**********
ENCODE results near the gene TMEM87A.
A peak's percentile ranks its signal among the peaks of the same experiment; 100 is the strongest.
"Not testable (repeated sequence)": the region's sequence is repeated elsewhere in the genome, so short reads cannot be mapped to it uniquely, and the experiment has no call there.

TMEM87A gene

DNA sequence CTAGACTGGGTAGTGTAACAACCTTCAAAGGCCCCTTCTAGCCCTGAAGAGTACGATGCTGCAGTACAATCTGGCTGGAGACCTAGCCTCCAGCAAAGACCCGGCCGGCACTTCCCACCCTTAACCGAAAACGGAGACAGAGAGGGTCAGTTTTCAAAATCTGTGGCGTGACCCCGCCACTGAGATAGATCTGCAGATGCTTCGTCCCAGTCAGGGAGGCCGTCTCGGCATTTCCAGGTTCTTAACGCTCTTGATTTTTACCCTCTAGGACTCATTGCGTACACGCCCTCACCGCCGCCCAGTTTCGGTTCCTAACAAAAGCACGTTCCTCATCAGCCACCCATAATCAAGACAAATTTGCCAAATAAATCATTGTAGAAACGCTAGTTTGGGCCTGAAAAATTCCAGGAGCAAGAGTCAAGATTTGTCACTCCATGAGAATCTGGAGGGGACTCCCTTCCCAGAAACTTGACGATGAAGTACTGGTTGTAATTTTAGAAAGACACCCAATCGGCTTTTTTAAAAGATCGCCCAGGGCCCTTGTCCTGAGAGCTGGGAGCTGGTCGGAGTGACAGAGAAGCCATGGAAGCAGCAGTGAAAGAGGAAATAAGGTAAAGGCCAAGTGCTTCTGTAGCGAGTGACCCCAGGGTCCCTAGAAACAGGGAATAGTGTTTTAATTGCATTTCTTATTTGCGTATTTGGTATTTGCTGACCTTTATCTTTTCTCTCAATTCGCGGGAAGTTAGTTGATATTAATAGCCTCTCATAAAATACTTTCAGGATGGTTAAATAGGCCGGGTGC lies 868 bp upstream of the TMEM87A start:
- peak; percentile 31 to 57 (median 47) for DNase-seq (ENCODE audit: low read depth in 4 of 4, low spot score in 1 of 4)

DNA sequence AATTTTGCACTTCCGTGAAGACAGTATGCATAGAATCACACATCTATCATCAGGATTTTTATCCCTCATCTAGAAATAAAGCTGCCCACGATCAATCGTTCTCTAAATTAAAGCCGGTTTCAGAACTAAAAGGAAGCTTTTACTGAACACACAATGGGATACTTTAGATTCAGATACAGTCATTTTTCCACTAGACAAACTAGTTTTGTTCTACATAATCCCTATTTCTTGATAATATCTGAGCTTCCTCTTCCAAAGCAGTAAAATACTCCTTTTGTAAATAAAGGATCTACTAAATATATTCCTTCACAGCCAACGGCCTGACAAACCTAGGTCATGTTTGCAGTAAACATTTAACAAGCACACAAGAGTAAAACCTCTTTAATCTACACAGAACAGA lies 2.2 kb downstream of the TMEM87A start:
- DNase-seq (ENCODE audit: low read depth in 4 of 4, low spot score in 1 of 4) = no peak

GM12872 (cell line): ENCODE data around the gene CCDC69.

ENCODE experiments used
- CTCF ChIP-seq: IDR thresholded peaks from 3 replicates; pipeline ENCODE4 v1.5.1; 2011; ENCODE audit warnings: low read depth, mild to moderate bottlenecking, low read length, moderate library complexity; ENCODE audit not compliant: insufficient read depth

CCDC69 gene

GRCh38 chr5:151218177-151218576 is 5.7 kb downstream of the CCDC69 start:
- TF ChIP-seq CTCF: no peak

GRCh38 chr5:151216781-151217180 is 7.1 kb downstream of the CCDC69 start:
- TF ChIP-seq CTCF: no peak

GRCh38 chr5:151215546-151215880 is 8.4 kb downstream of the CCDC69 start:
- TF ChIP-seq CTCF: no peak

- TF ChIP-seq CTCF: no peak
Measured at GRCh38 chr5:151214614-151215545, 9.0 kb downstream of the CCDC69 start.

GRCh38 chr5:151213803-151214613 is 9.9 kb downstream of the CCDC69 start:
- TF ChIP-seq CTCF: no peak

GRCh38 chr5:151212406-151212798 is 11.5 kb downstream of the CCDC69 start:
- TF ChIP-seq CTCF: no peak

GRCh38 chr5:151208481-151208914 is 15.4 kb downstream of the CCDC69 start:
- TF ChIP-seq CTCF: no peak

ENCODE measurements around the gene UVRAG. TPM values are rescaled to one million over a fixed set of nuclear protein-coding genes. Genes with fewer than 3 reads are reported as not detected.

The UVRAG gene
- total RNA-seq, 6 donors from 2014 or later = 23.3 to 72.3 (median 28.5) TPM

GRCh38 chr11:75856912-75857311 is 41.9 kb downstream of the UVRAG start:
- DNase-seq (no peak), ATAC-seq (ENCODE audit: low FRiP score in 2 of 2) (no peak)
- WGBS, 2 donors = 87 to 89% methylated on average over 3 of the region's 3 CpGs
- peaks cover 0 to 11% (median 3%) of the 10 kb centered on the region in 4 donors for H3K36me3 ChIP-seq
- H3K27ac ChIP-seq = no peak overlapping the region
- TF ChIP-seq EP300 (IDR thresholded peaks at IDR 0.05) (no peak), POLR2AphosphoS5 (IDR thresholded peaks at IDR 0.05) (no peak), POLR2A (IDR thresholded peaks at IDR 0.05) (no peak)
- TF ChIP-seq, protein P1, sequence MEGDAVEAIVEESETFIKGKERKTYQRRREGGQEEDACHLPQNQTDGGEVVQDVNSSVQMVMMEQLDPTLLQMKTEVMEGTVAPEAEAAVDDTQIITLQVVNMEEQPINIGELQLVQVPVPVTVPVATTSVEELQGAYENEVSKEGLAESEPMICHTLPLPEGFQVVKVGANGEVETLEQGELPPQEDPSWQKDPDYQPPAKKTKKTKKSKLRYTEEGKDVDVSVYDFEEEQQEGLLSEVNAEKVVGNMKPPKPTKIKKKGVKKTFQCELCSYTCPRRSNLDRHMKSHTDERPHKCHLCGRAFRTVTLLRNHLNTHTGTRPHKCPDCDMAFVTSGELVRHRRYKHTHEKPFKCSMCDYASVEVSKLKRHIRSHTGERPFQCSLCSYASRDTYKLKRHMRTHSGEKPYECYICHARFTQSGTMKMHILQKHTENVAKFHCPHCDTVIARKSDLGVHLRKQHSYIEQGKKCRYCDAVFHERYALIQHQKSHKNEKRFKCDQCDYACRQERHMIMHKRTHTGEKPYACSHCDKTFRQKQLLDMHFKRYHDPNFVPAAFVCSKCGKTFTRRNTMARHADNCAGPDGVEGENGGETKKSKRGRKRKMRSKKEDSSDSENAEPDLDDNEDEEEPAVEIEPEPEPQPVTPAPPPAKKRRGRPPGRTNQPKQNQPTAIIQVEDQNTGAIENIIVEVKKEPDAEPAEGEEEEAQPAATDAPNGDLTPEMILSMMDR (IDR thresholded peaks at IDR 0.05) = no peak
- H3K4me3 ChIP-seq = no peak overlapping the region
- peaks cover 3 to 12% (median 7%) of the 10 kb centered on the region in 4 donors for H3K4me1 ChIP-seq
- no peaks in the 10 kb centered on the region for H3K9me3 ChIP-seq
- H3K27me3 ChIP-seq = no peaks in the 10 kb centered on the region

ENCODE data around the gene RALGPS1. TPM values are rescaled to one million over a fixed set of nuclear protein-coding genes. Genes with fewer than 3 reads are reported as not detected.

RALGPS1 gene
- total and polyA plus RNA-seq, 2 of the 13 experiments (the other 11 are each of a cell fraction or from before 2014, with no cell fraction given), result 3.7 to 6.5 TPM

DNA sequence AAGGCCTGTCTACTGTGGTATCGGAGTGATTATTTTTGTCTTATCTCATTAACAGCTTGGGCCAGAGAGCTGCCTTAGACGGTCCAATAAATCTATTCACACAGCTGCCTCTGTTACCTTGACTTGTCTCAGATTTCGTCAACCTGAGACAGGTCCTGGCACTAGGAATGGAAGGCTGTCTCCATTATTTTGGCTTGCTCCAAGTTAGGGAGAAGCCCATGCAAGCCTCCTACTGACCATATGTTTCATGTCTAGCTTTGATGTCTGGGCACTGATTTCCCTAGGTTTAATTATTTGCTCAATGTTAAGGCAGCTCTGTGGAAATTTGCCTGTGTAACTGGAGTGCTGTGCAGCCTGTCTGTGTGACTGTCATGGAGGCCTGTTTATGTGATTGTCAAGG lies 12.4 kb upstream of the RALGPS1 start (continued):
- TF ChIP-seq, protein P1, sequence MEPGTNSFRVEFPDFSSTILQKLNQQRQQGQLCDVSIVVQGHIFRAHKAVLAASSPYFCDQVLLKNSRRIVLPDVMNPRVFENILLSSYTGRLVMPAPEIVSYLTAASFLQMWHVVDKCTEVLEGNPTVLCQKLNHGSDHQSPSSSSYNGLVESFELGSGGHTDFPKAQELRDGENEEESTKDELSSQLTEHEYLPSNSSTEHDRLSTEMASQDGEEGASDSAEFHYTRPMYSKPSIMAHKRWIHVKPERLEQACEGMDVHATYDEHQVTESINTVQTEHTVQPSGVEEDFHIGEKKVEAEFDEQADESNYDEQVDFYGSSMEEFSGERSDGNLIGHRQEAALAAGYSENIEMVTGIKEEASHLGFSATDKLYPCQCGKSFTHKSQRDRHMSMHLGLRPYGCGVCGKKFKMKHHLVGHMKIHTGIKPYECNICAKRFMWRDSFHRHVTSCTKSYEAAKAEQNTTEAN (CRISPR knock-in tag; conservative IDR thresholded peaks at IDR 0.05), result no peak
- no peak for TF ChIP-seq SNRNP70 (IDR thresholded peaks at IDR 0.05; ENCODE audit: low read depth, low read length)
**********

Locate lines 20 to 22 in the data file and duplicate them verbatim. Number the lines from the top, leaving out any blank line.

Measured at GRCh38 chr5:151214614-151215545, 9.0 kb downstream of the CCDC69 start.

GRCh38 chr5:151213803-151214613 is 9.9 kb downstream of the CCDC69 start:
- TF ChIP-seq CTCF: no peak